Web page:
Being an adult is incredible, but sometimes it sucks. Buying a house, shoving around said house, then selling that house is all a pain in the a$$. I think, more so than living in Hawaii and seeing that the grass is, indeed, greener, it’s the responsibility of being an adult that changed my feelings, but pockets of mystery remain. I am, and will always be, a summer person. Beaches, pools, refreshing drinks, and driving a Jeep Wrangler Rubicon with the top down – all of that is far more my speed. Renting ski equipment and walking on a snowy path while freezing my a$$ off is not my idea of seasonal pleasure. Sure, I like warm clothing; everything from L.L. Bean makes me happy, and hot coffee on a cold day is refreshing, but I enjoy that inside, not outside. Still, as a child, I was giddy for the sky to unload snow on yards and roads.
Childhood: Sledding, Snowball Fights & Piping Hot Soup
There was an incredible feeling of waking up in the morning and feeling as if it was slightly colder. Sure, it could be because touching the thermostat was like flipping a parent the bird, and no one dared cross my dad in handling it. But maybe it was something else, and the day might not be filled with a hauntingly short shower, parting my hair embarrassingly down the middle, throwing on some warmup pants, off-brand white sneakers, and a flannel shirt – all a preface to my school day. Upon getting out of bed and walking to the window, to my delight, I observed snow, but was it enough? It’s not as if a specific total automatically canceled school for the day. Yet, simply looking out a frosted second-floor window, I knew if the storm brought enough snow. I didn’t think about road conditions or school administrators’ legal obligations; no, I thought about avoiding homework and skipping the awkward homeroom rituals. There were days when I cursed unknown school staff for opening school, even when snow barely hid the front lawn.
Not once was it announced that school was closed the night before. I recall going to bed one time, I was in middle school, and it was snowing ferociously. My dad came into my bedroom, and I asked him, “you think I will have school tomorrow?” He responded, “don’t worry, the school will close.” I woke up excited, and there was less snow than when I went to sleep. I hadn’t done my homework, and now I had to go to school. You might have thought my dad would let me stay home, nope and lesson learned. So, always prepare to go to school, but pray for enough snow to keep those school doors locked, at least for one day. On those particular mornings when I awoke and observed a significant amount of snow covering the lawn, cars, and road, I would turn on the radio, move the dial to WFHN, better known as Fun 107, and wait for the on-air personality to announce school closings.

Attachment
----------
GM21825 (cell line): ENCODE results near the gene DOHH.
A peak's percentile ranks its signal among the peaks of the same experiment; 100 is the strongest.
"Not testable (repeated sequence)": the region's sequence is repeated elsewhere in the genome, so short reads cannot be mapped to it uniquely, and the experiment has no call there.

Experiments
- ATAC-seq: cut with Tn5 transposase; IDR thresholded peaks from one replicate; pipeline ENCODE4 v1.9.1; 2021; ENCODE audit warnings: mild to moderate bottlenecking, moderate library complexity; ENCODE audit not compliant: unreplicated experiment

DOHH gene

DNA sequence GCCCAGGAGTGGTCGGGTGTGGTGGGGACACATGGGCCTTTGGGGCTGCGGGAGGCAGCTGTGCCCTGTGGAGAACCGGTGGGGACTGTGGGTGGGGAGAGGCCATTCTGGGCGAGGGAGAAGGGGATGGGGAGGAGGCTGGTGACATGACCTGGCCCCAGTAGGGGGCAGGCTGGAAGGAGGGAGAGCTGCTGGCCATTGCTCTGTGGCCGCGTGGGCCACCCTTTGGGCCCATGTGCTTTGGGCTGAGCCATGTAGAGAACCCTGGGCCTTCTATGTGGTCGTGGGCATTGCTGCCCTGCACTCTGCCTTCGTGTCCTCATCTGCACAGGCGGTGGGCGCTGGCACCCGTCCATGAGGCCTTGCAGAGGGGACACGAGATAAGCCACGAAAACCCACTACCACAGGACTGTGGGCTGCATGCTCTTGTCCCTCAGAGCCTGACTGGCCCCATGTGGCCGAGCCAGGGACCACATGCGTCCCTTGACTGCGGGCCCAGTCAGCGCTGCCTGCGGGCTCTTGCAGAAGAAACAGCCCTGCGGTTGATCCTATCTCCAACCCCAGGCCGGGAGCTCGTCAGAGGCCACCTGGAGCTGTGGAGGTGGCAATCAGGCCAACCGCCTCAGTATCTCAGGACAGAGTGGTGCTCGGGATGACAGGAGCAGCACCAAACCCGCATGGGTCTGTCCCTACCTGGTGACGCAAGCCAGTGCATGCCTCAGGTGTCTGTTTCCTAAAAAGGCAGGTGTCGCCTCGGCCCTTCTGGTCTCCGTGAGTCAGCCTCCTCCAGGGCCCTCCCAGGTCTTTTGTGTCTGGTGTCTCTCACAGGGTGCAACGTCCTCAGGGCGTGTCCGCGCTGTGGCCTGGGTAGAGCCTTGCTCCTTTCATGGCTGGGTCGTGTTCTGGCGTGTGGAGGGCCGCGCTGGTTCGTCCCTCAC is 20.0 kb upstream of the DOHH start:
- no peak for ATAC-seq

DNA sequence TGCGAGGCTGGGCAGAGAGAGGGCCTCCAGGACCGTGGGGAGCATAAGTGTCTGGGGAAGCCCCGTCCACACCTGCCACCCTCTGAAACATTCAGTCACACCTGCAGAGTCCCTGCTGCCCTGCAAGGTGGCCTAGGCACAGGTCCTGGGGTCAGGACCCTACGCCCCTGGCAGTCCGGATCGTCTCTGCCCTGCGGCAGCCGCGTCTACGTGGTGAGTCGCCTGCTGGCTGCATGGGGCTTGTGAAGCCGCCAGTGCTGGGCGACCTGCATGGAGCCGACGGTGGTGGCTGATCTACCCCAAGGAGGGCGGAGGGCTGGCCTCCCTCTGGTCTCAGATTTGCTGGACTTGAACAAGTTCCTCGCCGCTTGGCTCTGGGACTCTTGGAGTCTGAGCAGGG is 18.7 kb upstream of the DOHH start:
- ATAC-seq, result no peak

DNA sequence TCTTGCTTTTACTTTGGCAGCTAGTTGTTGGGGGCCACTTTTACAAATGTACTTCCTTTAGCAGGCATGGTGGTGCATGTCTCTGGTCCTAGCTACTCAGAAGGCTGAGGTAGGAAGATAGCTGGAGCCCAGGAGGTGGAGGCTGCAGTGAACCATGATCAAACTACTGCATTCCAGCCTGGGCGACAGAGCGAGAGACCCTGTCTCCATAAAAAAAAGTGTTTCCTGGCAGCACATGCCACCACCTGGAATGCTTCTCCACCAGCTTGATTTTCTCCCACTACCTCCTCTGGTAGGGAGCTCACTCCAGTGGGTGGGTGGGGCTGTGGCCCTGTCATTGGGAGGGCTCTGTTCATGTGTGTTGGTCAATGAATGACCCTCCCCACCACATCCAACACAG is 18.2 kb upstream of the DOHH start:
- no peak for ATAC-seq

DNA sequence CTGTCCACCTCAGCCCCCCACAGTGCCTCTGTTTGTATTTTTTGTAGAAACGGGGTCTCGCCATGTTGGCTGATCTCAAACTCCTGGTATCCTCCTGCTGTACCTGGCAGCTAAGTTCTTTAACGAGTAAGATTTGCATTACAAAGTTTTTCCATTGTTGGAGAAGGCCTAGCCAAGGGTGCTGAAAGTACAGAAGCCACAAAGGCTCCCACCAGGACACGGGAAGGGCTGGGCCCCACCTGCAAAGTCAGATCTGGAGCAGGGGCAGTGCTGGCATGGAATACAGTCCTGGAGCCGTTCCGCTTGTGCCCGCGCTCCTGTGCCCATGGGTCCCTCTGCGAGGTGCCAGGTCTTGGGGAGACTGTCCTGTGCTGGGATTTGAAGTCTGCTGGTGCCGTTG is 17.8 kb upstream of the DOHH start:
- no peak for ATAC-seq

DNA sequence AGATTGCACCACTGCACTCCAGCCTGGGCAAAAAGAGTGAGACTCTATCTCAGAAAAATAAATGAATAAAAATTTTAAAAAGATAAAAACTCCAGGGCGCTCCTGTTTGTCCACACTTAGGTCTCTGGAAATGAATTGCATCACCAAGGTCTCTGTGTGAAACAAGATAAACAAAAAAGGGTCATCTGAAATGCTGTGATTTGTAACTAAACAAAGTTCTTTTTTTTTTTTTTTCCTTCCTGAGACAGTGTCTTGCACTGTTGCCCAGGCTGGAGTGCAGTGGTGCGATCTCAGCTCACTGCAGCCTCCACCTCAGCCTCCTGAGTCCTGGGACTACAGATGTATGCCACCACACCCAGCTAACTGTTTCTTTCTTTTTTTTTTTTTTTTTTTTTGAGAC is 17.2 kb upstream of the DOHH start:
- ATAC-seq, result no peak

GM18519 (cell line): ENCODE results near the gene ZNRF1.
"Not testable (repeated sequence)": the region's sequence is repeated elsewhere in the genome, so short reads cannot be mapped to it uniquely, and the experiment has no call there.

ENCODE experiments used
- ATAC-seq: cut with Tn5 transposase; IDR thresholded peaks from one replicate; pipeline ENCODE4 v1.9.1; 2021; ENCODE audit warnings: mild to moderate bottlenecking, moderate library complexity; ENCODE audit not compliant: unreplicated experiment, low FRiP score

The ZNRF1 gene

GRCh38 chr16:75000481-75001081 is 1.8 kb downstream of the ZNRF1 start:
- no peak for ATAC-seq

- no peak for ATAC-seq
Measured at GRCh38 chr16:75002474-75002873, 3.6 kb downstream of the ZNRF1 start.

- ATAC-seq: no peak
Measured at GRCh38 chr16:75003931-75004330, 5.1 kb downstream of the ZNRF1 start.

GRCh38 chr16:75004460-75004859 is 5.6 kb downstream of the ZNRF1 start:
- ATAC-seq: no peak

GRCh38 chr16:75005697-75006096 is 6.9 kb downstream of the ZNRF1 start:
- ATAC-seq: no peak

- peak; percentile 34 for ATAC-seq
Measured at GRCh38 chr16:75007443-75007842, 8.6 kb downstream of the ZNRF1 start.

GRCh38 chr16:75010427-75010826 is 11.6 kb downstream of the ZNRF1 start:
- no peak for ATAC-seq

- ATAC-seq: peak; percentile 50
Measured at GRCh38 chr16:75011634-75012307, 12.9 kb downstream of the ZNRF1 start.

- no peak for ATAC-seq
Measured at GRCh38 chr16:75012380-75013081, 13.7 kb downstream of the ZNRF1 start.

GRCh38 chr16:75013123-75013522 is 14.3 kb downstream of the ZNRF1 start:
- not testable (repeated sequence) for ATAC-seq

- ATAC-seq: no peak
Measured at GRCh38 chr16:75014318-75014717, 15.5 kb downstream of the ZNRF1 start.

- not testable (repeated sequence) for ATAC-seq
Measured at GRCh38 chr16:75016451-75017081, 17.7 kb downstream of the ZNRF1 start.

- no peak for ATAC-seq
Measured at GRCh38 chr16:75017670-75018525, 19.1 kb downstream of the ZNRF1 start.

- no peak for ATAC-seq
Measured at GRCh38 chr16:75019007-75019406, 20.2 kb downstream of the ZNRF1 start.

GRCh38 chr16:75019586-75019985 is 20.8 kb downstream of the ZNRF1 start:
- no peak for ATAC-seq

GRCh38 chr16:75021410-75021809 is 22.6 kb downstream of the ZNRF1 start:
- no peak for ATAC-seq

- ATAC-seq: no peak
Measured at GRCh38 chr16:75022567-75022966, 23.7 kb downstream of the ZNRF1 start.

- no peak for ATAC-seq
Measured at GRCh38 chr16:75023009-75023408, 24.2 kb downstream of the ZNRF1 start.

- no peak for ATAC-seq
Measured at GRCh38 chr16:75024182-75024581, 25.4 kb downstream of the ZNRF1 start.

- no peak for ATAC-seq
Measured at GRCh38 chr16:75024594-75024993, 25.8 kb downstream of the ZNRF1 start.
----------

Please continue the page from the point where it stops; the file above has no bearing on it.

You want to observe youthful jealously easily; simply watch a young kid intently listening to FM radio, clinging to the hope of snow day, as neighboring towns cancel school, but their school stays open. When the host did announce my school on a day, it was thrilling. You might assume this meant back to bed, but sleep is only fun for adults. A snow day indicated that I could go outside and enjoy myself. I often informed my sister, Becky, of this sensational news and then waited for my mom to get up, although she usually was, to get some “no school breakfast.” Every time school closed because of snow, my mom made French toast. There were four of us, all of whom ate like a pack of wolves, so no loaf of bread was safe. If it was early enough, my dad was home, enjoying coffee, but still had to trek to work. I thought it was unfair as he adjusted his rubber dress shoe covers, protecting his shoes from snow and ice.